Will the Modi govt target cheque books next? Here's why it's a bad idea
A year after demonetisation, is the Narendra Modi government gearing up to disrupt the economy again? The latest idea doing the rounds is that the country's cheque clearing system may be discontinued.
The genesis of this was last week when Praveen Khandelwal, secretary general of Confederation of All India Traders (CAIT), told PTI that the government was planning such a move.
The veracity of this has not been confirmed, but given Khandelwal's closeness to the establishment, it becomes important to analyse the possible impact of such a move.
Good, bad or worse?
The Modi government has waged a war against paper money. While there is no doubt that a paperless economy (digital) would be more efficient than one based on paper, it only logical to expect the arrival of the former in advanced economies.
The Indian economy is still largely dominated by cash and cheques despite the drastic step of demonetisation that sucked out 86% of the currency (by value) in circulation, due to its digital backwardness and lack of fundamental trust in the digital transaction modes.
This is why despite demonetisation, the government has not been able kill cash and cheques.
An analysis done by Economic Times says that the “number and value of cashless transactions, understandably, shot up right after the note ban and remained high till about March 2017 and has since come down to pre-demonetisation levels”.
It further says: “In November 2016, a total of 523.23 million cashless transactions took place worth Rs 93.63 lakh crore and by March it was 682.45 million transactions amounting to Rs 150.24 lakh crore. Now, coming to cash, as on October 2017, the total cash in circulation Now, coming to cash, as on October 2017, the total cash in circulation was a whopping total Rs 1, 31, 81, 190 crore and the total currency with the public was Rs 15, 32, 850 crore. All of us together have put in money worth Rs 1,03, 65, 840 crore in time deposits with banks. And cashless forms just 5% of all the transactions in India.”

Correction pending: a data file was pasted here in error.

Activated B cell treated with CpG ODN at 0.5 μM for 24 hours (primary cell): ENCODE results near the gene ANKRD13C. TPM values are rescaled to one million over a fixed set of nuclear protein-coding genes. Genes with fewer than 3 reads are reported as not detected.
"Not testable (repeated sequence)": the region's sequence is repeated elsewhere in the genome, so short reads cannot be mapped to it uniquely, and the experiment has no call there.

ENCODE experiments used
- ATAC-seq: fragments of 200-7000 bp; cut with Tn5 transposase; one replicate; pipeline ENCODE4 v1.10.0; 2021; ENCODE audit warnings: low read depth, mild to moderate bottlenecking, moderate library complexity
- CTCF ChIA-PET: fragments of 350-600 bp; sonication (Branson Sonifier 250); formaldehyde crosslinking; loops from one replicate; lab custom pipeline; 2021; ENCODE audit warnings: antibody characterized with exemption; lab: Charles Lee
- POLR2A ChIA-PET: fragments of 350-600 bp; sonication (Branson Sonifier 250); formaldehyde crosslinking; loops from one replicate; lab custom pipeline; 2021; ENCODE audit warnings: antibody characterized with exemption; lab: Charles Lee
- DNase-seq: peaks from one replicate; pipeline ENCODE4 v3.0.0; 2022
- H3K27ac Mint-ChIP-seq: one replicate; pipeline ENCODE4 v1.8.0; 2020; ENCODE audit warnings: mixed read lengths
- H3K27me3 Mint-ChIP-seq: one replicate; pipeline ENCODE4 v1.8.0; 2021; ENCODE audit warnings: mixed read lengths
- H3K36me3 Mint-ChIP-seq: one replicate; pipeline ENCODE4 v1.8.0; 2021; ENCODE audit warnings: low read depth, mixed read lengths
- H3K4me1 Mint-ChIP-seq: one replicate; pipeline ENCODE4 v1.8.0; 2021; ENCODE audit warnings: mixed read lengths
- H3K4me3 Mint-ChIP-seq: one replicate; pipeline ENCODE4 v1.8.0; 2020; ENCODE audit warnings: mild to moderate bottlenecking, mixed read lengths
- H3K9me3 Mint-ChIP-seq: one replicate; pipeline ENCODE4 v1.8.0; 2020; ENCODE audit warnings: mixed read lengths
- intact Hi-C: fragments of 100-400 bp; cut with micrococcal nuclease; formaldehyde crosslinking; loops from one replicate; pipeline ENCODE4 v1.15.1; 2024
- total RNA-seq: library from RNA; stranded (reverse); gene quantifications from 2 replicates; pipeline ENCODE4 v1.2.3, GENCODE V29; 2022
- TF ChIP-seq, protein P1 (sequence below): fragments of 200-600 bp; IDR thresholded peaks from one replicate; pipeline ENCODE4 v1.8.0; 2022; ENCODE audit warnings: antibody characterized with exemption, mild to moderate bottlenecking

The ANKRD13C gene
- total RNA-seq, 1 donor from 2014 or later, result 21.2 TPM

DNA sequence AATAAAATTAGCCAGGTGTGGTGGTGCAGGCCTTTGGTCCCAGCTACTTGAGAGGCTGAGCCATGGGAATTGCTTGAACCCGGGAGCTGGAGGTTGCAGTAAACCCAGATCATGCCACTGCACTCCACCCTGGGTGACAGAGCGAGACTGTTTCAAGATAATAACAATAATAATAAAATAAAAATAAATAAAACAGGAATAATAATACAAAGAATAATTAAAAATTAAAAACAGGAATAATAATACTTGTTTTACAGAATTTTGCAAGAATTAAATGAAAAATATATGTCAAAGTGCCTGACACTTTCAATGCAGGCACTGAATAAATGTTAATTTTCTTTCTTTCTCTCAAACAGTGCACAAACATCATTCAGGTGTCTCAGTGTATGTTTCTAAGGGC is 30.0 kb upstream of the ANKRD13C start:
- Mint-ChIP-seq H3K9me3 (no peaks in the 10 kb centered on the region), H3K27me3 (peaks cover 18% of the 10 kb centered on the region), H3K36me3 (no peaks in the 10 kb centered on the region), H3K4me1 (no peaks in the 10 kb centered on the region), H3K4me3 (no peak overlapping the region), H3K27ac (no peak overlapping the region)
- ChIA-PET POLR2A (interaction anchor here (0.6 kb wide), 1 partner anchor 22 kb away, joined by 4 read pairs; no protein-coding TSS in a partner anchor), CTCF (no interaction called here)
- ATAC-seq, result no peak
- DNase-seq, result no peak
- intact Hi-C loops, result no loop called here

The cost of 'chequeless' economy
First of all, it is important to understand that cheques are not anonymous like cash. Anyone who issues or receives a cheque becomes part of the formal economy.
Therefore, transactions made through cheques do not harm the economy in the way cash does. In fact, there are a number of transactions that can be done only through cheques. Take, for example, a post-dated cheque that is issued to a number of parties. On the other hand, most electronic payments are ‘credit push’ in nature which necessitates the payer to have the requisite funds at the time of making the payment.
In the absence of chequebooks, it would be difficult for insurance agents to sell insurance policies to people who do not have instant funds to make payments at the time of purchase of the policy.
Similarly, lakhs of small retailers/wholesalers also accept post-dated-cheques from their customers to keep their transactions going without any halt. All these types of transactions are going to take a hit if the government decides to ban the system of cheque clearance in the country.
A study published by Reserve Bank of India in this regard indicates how smaller businesses are dependent on the cheque-clearing system.
According to that study, “the volume of cheques cleared through the MICR Cheque Processing Centres (CPCs) across the country during the first half year of the financial year 2012-2013 reveals that around 89% of the cheques cleared in these centres were below Rs.1 lakh under various categories.
So, if the government bans the use of cheques, it will, without a doubt, affect small businesses across the country. For now, let's hope the news is just a rumour.